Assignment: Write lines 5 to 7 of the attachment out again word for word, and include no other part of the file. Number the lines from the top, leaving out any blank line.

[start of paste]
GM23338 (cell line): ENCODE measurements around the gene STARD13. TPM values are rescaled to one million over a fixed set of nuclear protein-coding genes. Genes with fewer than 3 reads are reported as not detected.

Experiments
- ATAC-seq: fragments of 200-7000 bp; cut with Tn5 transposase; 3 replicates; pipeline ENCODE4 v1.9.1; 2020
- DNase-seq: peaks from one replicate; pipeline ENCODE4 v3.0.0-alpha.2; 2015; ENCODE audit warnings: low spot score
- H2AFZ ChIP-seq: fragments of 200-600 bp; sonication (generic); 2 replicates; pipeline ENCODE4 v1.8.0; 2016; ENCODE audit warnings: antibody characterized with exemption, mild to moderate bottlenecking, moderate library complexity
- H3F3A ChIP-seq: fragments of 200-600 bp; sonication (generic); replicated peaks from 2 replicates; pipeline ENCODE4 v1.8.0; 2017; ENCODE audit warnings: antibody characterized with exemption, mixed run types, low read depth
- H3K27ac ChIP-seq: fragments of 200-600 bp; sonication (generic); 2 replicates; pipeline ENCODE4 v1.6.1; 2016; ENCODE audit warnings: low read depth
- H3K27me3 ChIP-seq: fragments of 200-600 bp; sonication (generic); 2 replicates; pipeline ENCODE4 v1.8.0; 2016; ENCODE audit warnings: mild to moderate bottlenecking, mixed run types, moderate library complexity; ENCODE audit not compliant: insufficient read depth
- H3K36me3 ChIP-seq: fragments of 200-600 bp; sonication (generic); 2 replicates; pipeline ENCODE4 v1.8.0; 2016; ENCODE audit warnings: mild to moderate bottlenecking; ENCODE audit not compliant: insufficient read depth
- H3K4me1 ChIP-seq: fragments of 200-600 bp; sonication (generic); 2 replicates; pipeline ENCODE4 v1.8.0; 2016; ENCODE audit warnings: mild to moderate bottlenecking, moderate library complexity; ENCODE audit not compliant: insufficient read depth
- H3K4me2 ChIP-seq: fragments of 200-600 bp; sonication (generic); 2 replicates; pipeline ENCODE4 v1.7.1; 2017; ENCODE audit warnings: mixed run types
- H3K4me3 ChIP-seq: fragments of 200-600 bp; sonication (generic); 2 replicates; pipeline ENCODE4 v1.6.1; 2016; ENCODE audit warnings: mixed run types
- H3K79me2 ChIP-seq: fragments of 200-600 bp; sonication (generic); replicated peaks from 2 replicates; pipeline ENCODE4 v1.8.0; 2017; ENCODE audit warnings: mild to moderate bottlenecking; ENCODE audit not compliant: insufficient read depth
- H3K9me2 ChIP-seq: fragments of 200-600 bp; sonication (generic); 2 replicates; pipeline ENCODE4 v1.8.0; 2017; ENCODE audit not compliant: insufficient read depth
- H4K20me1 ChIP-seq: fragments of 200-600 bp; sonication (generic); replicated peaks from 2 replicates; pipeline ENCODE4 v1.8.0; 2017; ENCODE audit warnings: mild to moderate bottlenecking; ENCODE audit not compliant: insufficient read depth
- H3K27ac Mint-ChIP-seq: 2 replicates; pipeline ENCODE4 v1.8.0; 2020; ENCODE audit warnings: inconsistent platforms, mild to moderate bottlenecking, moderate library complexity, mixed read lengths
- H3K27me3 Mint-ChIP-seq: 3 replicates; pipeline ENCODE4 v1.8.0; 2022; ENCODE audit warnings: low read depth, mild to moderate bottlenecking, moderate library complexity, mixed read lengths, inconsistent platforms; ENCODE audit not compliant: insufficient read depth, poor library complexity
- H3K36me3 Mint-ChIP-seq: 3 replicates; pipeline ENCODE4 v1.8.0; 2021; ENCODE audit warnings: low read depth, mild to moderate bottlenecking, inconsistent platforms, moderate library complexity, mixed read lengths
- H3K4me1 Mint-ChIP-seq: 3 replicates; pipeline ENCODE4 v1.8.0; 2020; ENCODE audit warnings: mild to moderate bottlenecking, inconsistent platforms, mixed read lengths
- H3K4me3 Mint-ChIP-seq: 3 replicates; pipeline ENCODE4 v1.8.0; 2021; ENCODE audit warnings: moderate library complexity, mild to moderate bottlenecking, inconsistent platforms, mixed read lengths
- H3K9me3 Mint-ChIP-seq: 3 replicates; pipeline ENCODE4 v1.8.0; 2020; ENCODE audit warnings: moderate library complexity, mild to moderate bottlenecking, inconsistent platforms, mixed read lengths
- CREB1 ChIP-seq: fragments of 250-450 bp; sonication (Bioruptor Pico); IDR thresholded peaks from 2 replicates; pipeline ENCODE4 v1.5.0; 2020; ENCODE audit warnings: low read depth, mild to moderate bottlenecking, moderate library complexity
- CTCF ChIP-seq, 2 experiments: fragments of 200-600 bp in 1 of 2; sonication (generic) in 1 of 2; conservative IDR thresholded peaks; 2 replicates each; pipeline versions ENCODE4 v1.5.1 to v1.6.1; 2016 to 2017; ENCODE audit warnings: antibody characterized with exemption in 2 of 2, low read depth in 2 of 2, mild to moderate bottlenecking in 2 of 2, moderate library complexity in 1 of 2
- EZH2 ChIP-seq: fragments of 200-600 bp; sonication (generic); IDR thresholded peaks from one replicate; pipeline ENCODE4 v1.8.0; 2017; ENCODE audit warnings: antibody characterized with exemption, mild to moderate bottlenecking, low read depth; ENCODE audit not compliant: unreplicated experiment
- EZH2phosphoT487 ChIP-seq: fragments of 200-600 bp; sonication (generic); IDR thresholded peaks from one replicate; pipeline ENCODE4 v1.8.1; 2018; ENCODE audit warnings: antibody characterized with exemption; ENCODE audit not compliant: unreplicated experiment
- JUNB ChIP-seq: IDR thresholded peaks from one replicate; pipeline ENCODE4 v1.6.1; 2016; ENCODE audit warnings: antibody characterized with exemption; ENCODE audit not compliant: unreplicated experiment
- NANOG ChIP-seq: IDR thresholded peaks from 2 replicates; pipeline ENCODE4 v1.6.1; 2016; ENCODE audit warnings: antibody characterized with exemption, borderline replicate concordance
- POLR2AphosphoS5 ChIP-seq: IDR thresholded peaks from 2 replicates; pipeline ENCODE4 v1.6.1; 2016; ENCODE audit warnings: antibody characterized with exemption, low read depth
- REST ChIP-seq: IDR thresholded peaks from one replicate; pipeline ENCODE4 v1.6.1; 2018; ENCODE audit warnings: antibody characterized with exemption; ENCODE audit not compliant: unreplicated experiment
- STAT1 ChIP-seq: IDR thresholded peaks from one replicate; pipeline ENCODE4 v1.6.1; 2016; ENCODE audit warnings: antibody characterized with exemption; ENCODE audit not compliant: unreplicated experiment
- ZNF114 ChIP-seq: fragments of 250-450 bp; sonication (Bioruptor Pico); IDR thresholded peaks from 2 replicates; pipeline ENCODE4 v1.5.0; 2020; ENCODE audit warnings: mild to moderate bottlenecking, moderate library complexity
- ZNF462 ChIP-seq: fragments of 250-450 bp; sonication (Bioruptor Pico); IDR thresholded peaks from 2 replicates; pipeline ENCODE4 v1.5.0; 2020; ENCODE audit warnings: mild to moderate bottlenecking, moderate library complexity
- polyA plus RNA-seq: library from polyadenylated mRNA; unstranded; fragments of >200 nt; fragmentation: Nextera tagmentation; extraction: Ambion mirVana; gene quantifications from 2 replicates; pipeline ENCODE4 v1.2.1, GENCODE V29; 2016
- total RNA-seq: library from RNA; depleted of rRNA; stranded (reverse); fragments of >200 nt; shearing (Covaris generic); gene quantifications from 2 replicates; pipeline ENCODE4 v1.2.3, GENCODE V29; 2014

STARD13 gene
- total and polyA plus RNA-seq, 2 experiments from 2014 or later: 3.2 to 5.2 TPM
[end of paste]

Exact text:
- H2AFZ ChIP-seq: fragments of 200-600 bp; sonication (generic); 2 replicates; pipeline ENCODE4 v1.8.0; 2016; ENCODE audit warnings: antibody characterized with exemption, mild to moderate bottlenecking, moderate library complexity
- H3F3A ChIP-seq: fragments of 200-600 bp; sonication (generic); replicated peaks from 2 replicates; pipeline ENCODE4 v1.8.0; 2017; ENCODE audit warnings: antibody characterized with exemption, mixed run types, low read depth
- H3K27ac ChIP-seq: fragments of 200-600 bp; sonication (generic); 2 replicates; pipeline ENCODE4 v1.6.1; 2016; ENCODE audit warnings: low read depth